A rare disease is defined in the United States as a condition that affects fewer than 200,000 people. In the European Union, a disease is defined as rare when it affects fewer than 1 in 2,000 people.
It is estimated that HS affects 1-4% of the population. 1% of the population in the United States is more than 3 million people. Therefore, HS is not technically a rare disease.
But HS FEELS like a rare disease.
Rare Disease Day was February 28th and I shared this image to bring awareness to HS and how HS feels like a rare disease. The purpose of Rare Disease Day is to bring awareness to diseases that people would otherwise not know about. Diseases that do not have a lot of treatment or research. Diseases that have a serious impact on patients’ lives, beyond just the symptoms of the disease. These are the same reasons why bringing awareness to HS is so important.
The main objective of Rare Disease Day is to raise awareness amongst the general public and decision-makers about rare diseases and their impact on patients’ lives. Rare Disease Day exists there is no cure for these diseases and many go undiagnosed. The intention is to improve knowledge amongst the general public but also decision makers and researchers… Doesn’t this sound like HS?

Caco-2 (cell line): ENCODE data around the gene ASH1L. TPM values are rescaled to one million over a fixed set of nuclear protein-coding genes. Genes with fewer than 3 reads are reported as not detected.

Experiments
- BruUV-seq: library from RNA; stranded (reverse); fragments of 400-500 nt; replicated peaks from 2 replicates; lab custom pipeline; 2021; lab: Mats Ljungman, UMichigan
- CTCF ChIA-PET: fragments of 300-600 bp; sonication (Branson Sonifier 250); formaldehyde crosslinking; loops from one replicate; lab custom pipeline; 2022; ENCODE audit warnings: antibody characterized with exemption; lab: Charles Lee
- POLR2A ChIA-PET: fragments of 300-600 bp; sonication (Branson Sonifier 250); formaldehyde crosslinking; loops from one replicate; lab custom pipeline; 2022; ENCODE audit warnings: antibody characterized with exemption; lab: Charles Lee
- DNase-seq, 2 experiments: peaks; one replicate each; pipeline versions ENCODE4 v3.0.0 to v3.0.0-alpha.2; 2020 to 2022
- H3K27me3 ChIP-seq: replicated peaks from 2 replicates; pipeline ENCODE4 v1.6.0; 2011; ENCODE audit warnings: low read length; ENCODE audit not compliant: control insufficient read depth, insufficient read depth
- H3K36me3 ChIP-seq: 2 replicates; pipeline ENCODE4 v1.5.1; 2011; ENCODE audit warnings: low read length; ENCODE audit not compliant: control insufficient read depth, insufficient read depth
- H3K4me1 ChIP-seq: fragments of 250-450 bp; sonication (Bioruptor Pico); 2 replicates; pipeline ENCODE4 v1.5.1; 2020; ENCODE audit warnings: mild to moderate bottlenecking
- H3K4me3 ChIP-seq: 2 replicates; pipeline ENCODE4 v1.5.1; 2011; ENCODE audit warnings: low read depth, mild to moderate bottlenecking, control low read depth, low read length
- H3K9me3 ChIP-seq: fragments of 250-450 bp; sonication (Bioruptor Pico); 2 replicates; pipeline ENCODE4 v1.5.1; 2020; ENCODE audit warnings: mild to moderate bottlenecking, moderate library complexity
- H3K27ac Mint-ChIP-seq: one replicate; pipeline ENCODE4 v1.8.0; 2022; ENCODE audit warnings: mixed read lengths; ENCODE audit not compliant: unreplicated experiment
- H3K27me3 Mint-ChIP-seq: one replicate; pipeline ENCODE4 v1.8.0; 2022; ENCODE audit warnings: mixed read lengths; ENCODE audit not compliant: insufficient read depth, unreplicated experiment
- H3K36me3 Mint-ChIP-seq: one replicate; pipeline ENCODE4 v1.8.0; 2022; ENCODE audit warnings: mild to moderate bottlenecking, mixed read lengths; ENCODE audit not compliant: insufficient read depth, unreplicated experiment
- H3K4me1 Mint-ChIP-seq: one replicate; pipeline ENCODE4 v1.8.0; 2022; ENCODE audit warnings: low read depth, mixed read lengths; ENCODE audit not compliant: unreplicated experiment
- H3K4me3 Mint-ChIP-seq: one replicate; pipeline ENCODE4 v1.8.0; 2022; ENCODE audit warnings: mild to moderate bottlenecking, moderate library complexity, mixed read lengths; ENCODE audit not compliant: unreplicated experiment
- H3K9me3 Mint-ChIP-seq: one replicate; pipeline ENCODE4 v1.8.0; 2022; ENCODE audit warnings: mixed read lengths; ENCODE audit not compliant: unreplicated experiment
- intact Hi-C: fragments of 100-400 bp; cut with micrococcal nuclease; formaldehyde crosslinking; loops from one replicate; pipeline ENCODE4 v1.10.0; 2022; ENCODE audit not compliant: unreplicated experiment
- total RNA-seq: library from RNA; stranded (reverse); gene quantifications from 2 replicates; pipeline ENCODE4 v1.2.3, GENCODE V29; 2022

This is because HS is a rare disease in every way except numbers. HS feels like a rare disease when:
- Research on HS is limited and rare. We do not understand much about HS and many medical professionals are not trained on it.
- The vast majority of the people you meet have never heard of HS
- You have to educate the people around you on a basic understanding of the disease and what it means for you
- You’ve watched doctors look up HS right next to you after you spelled it out for them.
- You have to visit on average 3 to 7 doctors before diagnosis
- It takes on average 10 years for you to receive a diagnosis.
- No one understands the cause or pathology
- There is no cure. There is barely any treatment.
- Having HS makes many people feel isolated
HS may not technically be a rare disease but it feels like one in every other way. It IS even classified as an orphan disease in the U.S. Orphan diseases were codified by Congress in 1983 to create financial incentives for drug companies to research and create treatments for diseases that would otherwise be ignored. In honor of Rare Disease Day, I’d like to raise awareness of HS in the hopes that it will be more known in the general public and prioritized by research.